The Queen's Vow PDF/EPUB ✓ The Queen's eBook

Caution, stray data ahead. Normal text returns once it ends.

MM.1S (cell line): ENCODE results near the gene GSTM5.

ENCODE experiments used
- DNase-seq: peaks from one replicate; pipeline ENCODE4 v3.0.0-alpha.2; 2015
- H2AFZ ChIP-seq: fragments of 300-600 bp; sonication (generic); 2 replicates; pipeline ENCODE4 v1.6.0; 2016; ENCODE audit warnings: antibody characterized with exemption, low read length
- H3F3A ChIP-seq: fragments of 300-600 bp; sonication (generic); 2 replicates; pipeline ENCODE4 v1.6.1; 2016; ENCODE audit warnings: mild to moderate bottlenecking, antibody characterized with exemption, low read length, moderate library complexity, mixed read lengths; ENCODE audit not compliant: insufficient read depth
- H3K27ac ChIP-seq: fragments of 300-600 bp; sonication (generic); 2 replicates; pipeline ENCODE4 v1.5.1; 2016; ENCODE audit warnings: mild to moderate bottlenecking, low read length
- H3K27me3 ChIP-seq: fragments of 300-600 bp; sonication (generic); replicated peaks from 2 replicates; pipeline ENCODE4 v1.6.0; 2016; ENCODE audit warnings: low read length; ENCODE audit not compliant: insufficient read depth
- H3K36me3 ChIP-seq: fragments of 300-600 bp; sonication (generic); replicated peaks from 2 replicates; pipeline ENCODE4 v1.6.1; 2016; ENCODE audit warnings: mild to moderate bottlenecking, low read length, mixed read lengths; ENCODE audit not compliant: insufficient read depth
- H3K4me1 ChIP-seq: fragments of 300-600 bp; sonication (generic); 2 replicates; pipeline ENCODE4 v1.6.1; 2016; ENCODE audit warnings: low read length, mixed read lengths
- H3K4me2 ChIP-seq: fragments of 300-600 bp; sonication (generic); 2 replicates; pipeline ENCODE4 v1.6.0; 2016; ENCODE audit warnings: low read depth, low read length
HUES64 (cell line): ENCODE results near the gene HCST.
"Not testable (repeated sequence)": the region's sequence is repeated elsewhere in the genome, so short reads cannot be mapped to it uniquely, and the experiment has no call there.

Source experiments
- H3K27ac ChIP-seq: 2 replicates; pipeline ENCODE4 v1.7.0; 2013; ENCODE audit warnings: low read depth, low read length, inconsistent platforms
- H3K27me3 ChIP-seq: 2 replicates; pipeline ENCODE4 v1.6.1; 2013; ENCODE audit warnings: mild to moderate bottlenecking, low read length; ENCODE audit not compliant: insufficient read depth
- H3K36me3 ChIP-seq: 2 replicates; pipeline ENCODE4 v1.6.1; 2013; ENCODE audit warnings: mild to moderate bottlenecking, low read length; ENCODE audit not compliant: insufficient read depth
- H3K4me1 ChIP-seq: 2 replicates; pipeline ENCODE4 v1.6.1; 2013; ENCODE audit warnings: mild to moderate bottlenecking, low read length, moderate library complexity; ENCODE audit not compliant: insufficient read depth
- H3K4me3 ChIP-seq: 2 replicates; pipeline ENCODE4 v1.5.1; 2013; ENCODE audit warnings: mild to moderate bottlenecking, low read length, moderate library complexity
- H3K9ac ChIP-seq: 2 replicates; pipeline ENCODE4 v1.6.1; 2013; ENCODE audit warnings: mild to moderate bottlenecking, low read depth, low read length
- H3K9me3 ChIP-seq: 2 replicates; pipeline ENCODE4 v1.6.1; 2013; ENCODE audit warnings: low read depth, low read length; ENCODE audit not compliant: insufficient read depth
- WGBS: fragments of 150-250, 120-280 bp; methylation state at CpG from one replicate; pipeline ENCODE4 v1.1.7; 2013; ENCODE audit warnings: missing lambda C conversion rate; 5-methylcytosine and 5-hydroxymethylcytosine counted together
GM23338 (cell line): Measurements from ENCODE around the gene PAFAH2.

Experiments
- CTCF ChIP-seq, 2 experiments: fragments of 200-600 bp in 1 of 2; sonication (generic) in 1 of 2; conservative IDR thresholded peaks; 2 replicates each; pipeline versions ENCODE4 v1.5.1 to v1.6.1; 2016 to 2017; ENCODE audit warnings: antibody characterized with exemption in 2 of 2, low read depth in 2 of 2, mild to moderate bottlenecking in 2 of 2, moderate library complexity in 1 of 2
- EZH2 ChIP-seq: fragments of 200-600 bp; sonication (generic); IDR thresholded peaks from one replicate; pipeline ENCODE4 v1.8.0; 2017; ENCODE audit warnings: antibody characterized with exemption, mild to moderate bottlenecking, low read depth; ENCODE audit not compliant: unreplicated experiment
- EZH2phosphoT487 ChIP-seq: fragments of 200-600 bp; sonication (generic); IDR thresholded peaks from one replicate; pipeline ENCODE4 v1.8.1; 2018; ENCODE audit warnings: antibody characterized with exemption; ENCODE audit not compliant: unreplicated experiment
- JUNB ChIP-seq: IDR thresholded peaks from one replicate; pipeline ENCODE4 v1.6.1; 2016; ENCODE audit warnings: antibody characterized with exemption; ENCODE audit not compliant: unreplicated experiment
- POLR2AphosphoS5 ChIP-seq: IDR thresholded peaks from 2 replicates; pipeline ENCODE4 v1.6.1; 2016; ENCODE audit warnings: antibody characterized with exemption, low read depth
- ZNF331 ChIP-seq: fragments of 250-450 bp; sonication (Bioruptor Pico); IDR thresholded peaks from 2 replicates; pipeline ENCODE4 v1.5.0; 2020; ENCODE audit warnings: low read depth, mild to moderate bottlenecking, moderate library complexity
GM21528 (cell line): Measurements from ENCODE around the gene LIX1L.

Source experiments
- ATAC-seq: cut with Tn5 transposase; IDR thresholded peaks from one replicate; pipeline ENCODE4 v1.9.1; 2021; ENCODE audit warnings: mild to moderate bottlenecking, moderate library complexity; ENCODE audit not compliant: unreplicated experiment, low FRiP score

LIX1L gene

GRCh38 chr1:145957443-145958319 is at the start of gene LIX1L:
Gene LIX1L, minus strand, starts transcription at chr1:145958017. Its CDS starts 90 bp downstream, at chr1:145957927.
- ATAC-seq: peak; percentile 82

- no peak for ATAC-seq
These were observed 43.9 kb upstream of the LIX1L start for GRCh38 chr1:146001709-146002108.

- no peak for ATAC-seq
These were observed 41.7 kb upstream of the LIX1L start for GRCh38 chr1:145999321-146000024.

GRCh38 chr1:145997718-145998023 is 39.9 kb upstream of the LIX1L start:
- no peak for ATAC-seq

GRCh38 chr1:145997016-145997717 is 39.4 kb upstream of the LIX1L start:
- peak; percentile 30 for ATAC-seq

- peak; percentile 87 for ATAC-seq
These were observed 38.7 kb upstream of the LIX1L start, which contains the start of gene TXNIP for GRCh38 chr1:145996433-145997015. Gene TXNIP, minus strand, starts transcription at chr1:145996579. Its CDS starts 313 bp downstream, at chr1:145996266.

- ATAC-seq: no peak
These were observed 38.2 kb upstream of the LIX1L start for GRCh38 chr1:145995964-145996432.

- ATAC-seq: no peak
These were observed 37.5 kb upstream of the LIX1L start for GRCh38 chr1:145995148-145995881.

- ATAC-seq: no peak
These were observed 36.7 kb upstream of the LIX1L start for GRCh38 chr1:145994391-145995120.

This was an engrossing and educational read about the reign of Isabella I of Castile, a bodacious female monarch who made her indelible mark on Spanish history The timeline of the story stretched from 1464 when she was 13 and an infante, 2nd in line to the throne to 1492 when she reached her 41st year.Her early life before her coronation in 1474 was mostly spent as a captive in the Palace of Segovia, entrusted to the care of her half brother King Enrique VI, whose consort gave birth to an alleged bastard daughter Joanna King Enrique seemed to vacillate between allowing and disallowing this daughter to have a claim to the throne Meanwhile Isabella s full brother Alfonso decided to fight for his own right by rising up in arms against the King, but was subsequently poisoned to death During all this tumult, Isabella met the love of her life, Fernando II of Aragon, who sowed in her the idea of a unified Spain, bringing Castile and Aragon under their joint rule After many twists and turns, the lovers were married, and Isabella was crowned Queen of Castile in 1474 upon the death of King Enrique She was portrayed in those budding years as cool headed, witty, patient and above all, devoted to a fault to her Catholic faith.Almost immediately after their wedding, Isabella, together with her husband and co ruler, plunged into years of wars against neighboring Portugal because Joanna sought Portugal s help in trying to reclaim the Castilian throne and against the Muslim Moors in Andalucia because the Catholic monarchs vowed on unifying Spain under one single faith All these wars ended in victory for the Spanish monarchs It should be noted that Andalucia had become a refuge for many Jewish conversos, or New Christians, who had been coerced to convert to Catholic faith.In 1483, on the persistent urge of the Dominican friar Tomas de Torquemada, Isabella and Fernando decided to establish a State Council for Inquisition to enforce Catholic orthodoxy and to persecute those conversos who continued to practice Judaism covertly In 1492, the Spanish monarchs issued the Alhambra Decree ordering the expulsion of all Jews who refused to convert to the Catholic faith Whether the true underlying reason for the Inquisition and Expulsion was for financial gains from confiscating Jewish assets and property, or for quelling rising social discord between Catholics and Jews, or for the sake of political expediency, it remained a debate for historians But it was an undeniable fact that Isabella, for all her humane and rational disposition, did put her signatures on those draconian and dogmatic edicts whether or not under her husband s influence , which led to massive sufferings and decimation of lives True, though, she was not the first European monarch or the last to pursue an anti Jewish policy.In 1492, Isabella also agreed to finance Cristobal Colon s Christopher Columbus groundbreaking voyage to the New World.In the Afterword , the author made this remark Isabella defied categorization with her heroism and contradictions awesome in her resolve to forge a united nation, she was often misguided in her devotion to her faith, which gave rise to that infamous system of persecution known as the Spanish Inquisition It s interesting to note that in Castile, a princess was allowed to succeed as the reigning monarch, whereas in Aragon, the Salic law prevailed to prohibit all royal females from inheriting the throne Gortner exhibits his talent in story telling as well as his keen sense for cultural details in this riveting biographical historical novel I m giving it 4 full stars. Isabel apenas uma adolescente quando a for am a tornar se uma pe numa conspira o para destronar o seu meio irm o, o rei Henrique Acusada de trai o e posta cativa, aos dezassete anos v se subitamente coroada rainha de Castela, o maior reino de EspanhaMergulhada num conflito mortal para manter o trono, est determinada a casar se com o nico homem que ama, mas que lhe proibido Fernando, pr ncipe de Arag o Quando decidem unir os reinos de ambos sob o lema uma s coroa, um s pa s, uma s f , Isabel e Fernando deparam se com uma Espanha empobrecida e cercada por inimigosCom um grande interesse pela descoberta do desconhecido, deixa se apaixonar pela vis o de um enigm tico navegador chamado ColomboMas quando os mouros do reino de Granada declaram guerra, tem lugar uma violenta e terr vel batalha contra um antigo advers rio, que ir testar toda a determina o, a coragem e a cren a tenaz que Isabel tem no seu destino I ve not been looking forward to rating this one I am a big fan of Gortner I have pre ordered his last 3 books and The Last Queen is one of my hands down favorites The only way I can peg what went wrong with this one, was simply too much detail Gortner s other books have always moved and been page turners This one was lacking that It just felt flat I felt I could skim 5 pages and didn t miss much In his other reads we felt for the characters and cheered them on Even the evil Catherine de Medici He has always had a way of making his readers feel they were right there in the story In this one Isabella and Fernando led a heck of a life The are mostly known for eliminating the Jews and Moors from Spain Gortner tells you their side of the story It starts with Isabella s childhood The first half of the book was about her bother Alfonso and the civil war between him and their half brother Enrique Then in the second part Isabella herself takes the lead and continues to fight for the crown I never felt emotionally attached to anyone The war scenes were non existent fans of The Confessions of Catherine de Medici remember being on the edge of our seats during the massacre of St Bartholomew Or when Juana in The Last Queen walked into the French Court and defied the king What a memorable scene I didn t feel that passion with this one A character list should have been provided for readers, since there were many characters We experience her wedding to Fernando and we see how they come together Castile and Aragon to fight together for Spain and the church Please read this for yourself and make your own opinion I simply can t falsify a review, even for one of my favorites I m still awaiting and excited about his next book about Lucrezia Borgia. Where I got the book ARC from the LibraryThing Early Reviewer program.This is a worthy novel by a popular writer, and yet somehow it leaves me flat I suspect I m not the right reader for this book for one thing, I am rather tired of histfic about the crowned heads of Europe, even if primed by The Tudors and Wolf Hall I was receptive to learning some about the mother of Catherine of Aragon, Henry VIII s first of many I d much rather read about an ordinary guy or gal for a change.First, what was good Gortner s prose is polished he kept the huge cast of characters straight in my mind without throwing in obvious identifiers as a less skilled writer would I felt I learned something about 15th century Spain, and it was clear that the subject had been well researched The story spanned several years without jarring jumps forward or backward , and I have no quibbles with the writing or the editing in general.So why aren t I excited I would say reason 1 is that I simply never grew to like any of the characters, even Isabella for whom Gortner obviously has a great deal of sympathy There was a tiny moment, when Isabella and Fernando first met, that I liked them both, but it didn t last I felt flat, as if I knew who were the goodies and who were the baddies because Gortner told me so, but I never really felt either their goodness or their badness And nobody really seemed to grow All those years, and they seemed the same at the end of the novel as at the beginning, with a few lines, sags and gray hairs in their descriptions Perhaps this was due to Isabella s voice, which was fluid and unvarying, so very rational and blameless and ironed out Very like Philippa Gregory with the quirks of writing and the magical bits removed, and guess what I found I missed the very things that irritate me about PG It strikes me that all these novels about royal women suffer from the same problem, which is that said women were very often far from where the action was taking place Isabella was constantly waiting for Fernando to return from war, writing letters and doing administrative stuff it s true, but all the REALLY interesting events were happening offstage while Isabella popped out babies and worried about money Perhaps it s time we started writing about the royal men rather than the women, but I think there s a prevailing fear that women readers most histfic readers I suspect won t identify with a male protagonist I thought the ending was a little odd, too The story just seems to grind to a halt, with an attempt at reconciling past and present view spoiler through Christopher Columbus, who pops up in a rather deus ex machina way although historically accurate I m sure, given the date we d reached to remind Isabella that nobody had thought she d do anything much with her life either hide spoiler Another magnificent release by C.W Gortner He excels at bringing the indomitable Queen Isabella of Castile to life in this gripping and unputdownable novel Highly recommended Read This Review More Like It On My Blog 4.5 out of 5 The Queen s Vow is a great first introduction to a well known and well recommended historical fiction author I ve heard and seen C.W Gortner s name bandied about frequently as one of the best for compelling, researched and still original novels and every claim is only reinforced by my reading experience with this novel about Castile s complicated and dramatic queen Without condescension or annoying repetition, this mostly factual story of 15th century hotbed of war, religious strife and rebellion in what is now known as simply Spain, is riveting from start to finish once The Queen s Vow, and the formidable Isabella, hit their stride, it is nearly impossible to put down Told with an even pace and a clear voice, this four hundred page, multi part novel pretty much guaranteed that I will be reading by this author, and soon In a genre that can often seem quite overbloated with English and French situated books, this exploration into the fertile and sunbaked lands of Spain is a welcome and exciting change.The most remarkable aspect of the entire endeavor is the main character of Isabella herself With the advantage of perspective and history on our side, it s clear that the infanta of Castile is a woman of complicated nature someone that is sadly often naive in her religious judgments, but one who is conversely amazingly progressive in terms of women s education and rights see her intransigence on the rights of her daughters Castile s and her own sovereignty from Aragon Ferdinand until an heir is born C.W Gortner is a skilled writer that somehow manages to paint a fully realized and wholly fallible version of the renowned and reviled monarch while still rendering the final character likeable and authentic in her determined role and behaviors Accepting both good and bad facets of her personality and her reign, The Queen s Vow offers up possible reasons for the cruel decisions Isabella made for her realm without diverging too far from the roadmap of history It s easy to both root for Isabella in her desperate times and to curse at her when she is so easily manipulated Carrillo, Enrique, Torquemada, even Ferdinand Throughout all her trials and even her mishaps, it cannot be denied that this Isabella has life and is never boring to read.It s a credit to both the author and the novel itself that because Isabella is a historical figure largely ignored on her own noteworthy merits maaaybe vaguely known to the general populace because of the connection Christopher Columbus her story here is completely fresh and engaging Unlike the Tudors Borgias, who have been done over and over with varying degrees of success , this view into the overlooked Trastamara royal family is happily unreminiscent of any other historical fiction I ve read The tertiary characters are a bit hard to keep track of initially due to my lack of experience with this setting, but the author eases the reader comfortably into the Castile he has reimagined The endless wars and battles, the required Court intrigue, the drama all were evenly and uniformly handled in The Queen s Vow Despite the fact that war was pretty much the normal state of being for Isabella and her husband, the novel is careful to mix the battles between many other historical events so as not to sacrifice the principles characterization or plot advancement Time easily speeds by while turning the pages for the real world as well as the pacing of the book The novel can breeze over years at a time with a sentence, which didn t bother me so much as streamline the narrative of a real person The Queen s Vow is a going to a hit with historical fiction lovers There s a lot to love the sweet but imperfect marriage between the Catholic Monarchs , the tried and true lure of Court intrigue and betrayal The novel terminates before the end of Isabella s life, leaving it somewhat open ended in regards to the main character, if not the final conflict If you re looking for a well written and engaging novel with a strong, fallible character, look no further. After my semi rant about there not being enough fiction about Isabella, I was ecstatic when I saw this book A story from a notable historical fiction author about a woman and her husband who, in a highly patriarchical age, made Spain from to Yes, please As this is my first time reading fiction on Isabella, I have to say I m impressed at the author s research into the time period He certainly isn t shy about weaving abundant historical commentary into the narrative, and his treatment of the time period seemed well rounded, if not a little cautious Plot Summary The book narrates Isabella s life from her time as an disenfranchised and impoverished princess, up to the birth of her last child Second in line to a heavily disputed throne, the most Isabella could hope for was that her mother and her heir brother could provide some stability for her future This changes when Isabella and her brother are called to court by their half brother, the current king Though Isabella tries to distance herself from the corruption and intrigues of court, that proves impossible when whispers of the illegitimacy of the king s heir drives a wedge between the king and her family Then, when her brother dies, Isabella finds herself thrust as the new queen of Castile and the realm Reactions At the epicenter of a tumultuous era, Isabella provides a perfect insider s perspective of the inner workings of the time As well as gaining top level political insights, I expected to feel Isabella s inner turmoil, her love of her state and her king, her doubts and her strengths But while I found the political and historical narrative to be strong, the portrayal of Isabella as an actual living, breathing, hot blooded young woman was very lacking Isabella seemed too distant and too above the political corruption and discord of the Spanish court I can partially understand why the author portrayed her thus Isabella does not attract the controversy of colorful women such as Cleopatra or Marie Antoinette, and is instead cast as a the pillar of moral rectitude, regardless of her age and experience Unfortunately, this makes her character in the book rather boring The only times I saw Isabella as a real person, rather than an untouchable figurehead, was her dealing with Fernando, and since the couple spent most of their time separated with their numerous campaigns, those scenes were not as frequent as I would have liked I also don t like how the author didn t dirty Isabella s hands in any of her political dealings He glazed over Isabella s role in the Inquisition Rather than delving into Isabella s motivations and beliefs, the author was very cautious and assigned most of the responsibility of the persecution and expulsion of Jews on Torquemada and Fernando Overall, the book was a good introduction to Spanish politics during Fernando and Isabella s reign However, rather than a complex, ambitious, and far seeing monarch, this book s Isabella seemed like an empty vessel, a conduit through we which were able to explore medieval Spain 3 solid stars and recommended for people who want an introduction to Medieval Spain. Find this and other reviews at consider myself a historic fiction reader It is my primary stomping ground and the genre I feel I am most competent reviewing and yet, for some inexplicable reason it took me nine years to pick up and read anything by C.W Gortner How did I manage such as oversight you ask I have not the slightest idea, but I will say, having read both The Queen s Vow and The Tudor Conspiracy within weeks of one another, that Gortner has quickly become one of my all time favorite authors and a staple of my personal library Now despite my having written and released my reviews in the reverse order, I actually read The Queen s Vow before The Tudor Conspiracy, a chance decision that gave me what is apparently a unique view of Gortner s work Older fans seem to have mixed feelings about this piece and while I completely respect their opinions, I think they might be selling Gortner just a bit short Yes, the pacing of this novel does not rival his other works and there is an incredible amount of detail within these pages, but from what I understand the scope of those stories depend on movement and tension while that of this book is much subtle, the incredible detail necessary to the telling Perhaps it is just me, but I believe comparing the two is rather like debating apples and oranges The Queen s Vow is at its core a fictional exploration of a woman who has been defined by the unfortunate results of her political policies Scholars tend to judge Isabella of Castile in hindsight, recognizing and often reviling her for those decisions that led to the persecution of thousands under the Spanish Inquisition as well as the decimation of native populations in both North and South America What Gortner is asking his readers in The Queen s Vow is if this assessment is fair Should we really judge this woman by the outcome of her declarations or should we consider instead the intent and context in which they were made On the surface it makes for less intense reading, but I personally believe there is much to be said for a book that makes you reconsider the way you think of and view history Those who appreciate Tudor lit will find additional merit in this piece as it gives readers insight into the much maligned Catherine of Aragon Her faithful devotion to Catholicism is legendary, as is the love she bore her husband and the passion with which she fought for the recognition of her rights as England s Queen and those of her daughter Mary as heir to her father s throne Admittedly this is the only fiction I ve read on Catherine s mother, but I really liked the parallels, intentional or otherwise, emphasized in Gortner s work By illustrating Isabella s journey, the hurdles she overcame to take her crown and rule in her own right, to marry a man of her own choosing for love rather than political gain, to ensure the stability of her realm through the sincere veneration of the Catholic faith one would have to be blind not see how such conviction, ambition and determination might mold a daughter born to the woman Gortner paints in The Queen s Vow Tantalizingly provocative and thought provoking, I found The Queen s Vow an intensely enjoyable read An eloquent, if fictional, testament to the legacy of one of history s most controversial queens. I could not put this book down As he did with Juana of Castile in The Last Queen, Gortner has once again taken a historical queen and made her as interesting and exciting as any modern day heroine It s interesting to me how little I knew of Isabella of Spain one who was so instrumental in allowing Columbus to open the way for the future settlement of what would become America Of course, that is what we were taught when I was in elementary school so many years ago The implications of what came after Columbus s discovery is entirely another story And yes, this is a fictional depiction of a historical figure, but there is no denying the historical accuracy here Gortner does his research well.Isabella rose to power in a tumultuous time in Spain To say that she was a steadfast and determined woman is saying little The conventions of the time did not allow a princess to choose their own husband and yet she did Spurred by her own will and her strong Catholic faith, Isabella was a force to be reckoned with Her marriage to a prince of Aragon was a love match, yes, but also a strategic move for the uniting of Spain Together they brought about the change of many conventions in Spain.However, her reign was not without its blemishes The Inquisition and the expulsion of the Jews are two events that have brought much negativity to history s portrayal of Isabella However, Gortner has succeeded in depicting a possible reason for her decisions by giving us a multifaceted woman who believed in compassion and yet was driven by a faith that had no tolerance for other religions To truly judge a person s actions, we would need to know about the real person and yet we must rely on the history books Gortner has done a good job of giving us a very human woman who truly felt her actions were for the good of her kingdom.I have now been inspired to read about the history of Spain and its ruling class Once again, historical fiction has done its very important job that of leading us to further learning about history Something only a well written book can do This is that book.Note There is an excellent author s note at the end of the book with further resources for reading about Isabella and her times Also, a special note about a cause dear to my heart The plight of Spanish greyhounds Be sure to check it out. This book should be subtitled Isabella Tells You All About Her Reign, because that is what Gortner does TELLS you what happened The narrative is full of passive description we did this, we did that, the reason for this was, the reason for that was I could skip paragraphs and never really miss anything The first rule a fiction writer learns is show, don t tell When Gortner did show action, as in the early part of the novel dealing with Isabella s brother Alfonso and her half brother Enrique, the story was fast paced and interesting But after that, it s just a long long trudge through the first person ugh narrative with Isabella telling the reader what happened And oh, the overdramatic dialogue and strange metaphors For example p 141 for the royal blood in my veins, which was unsullied by the taint of adultery It is to roll the eyes Curiously, Spanish names are used instead of the English version, except for Isabella, which is the English version of Isabel Ferdinand becomes Fernando, Columbus is Colon, etc I may have needed a history book after all to keep them all straight.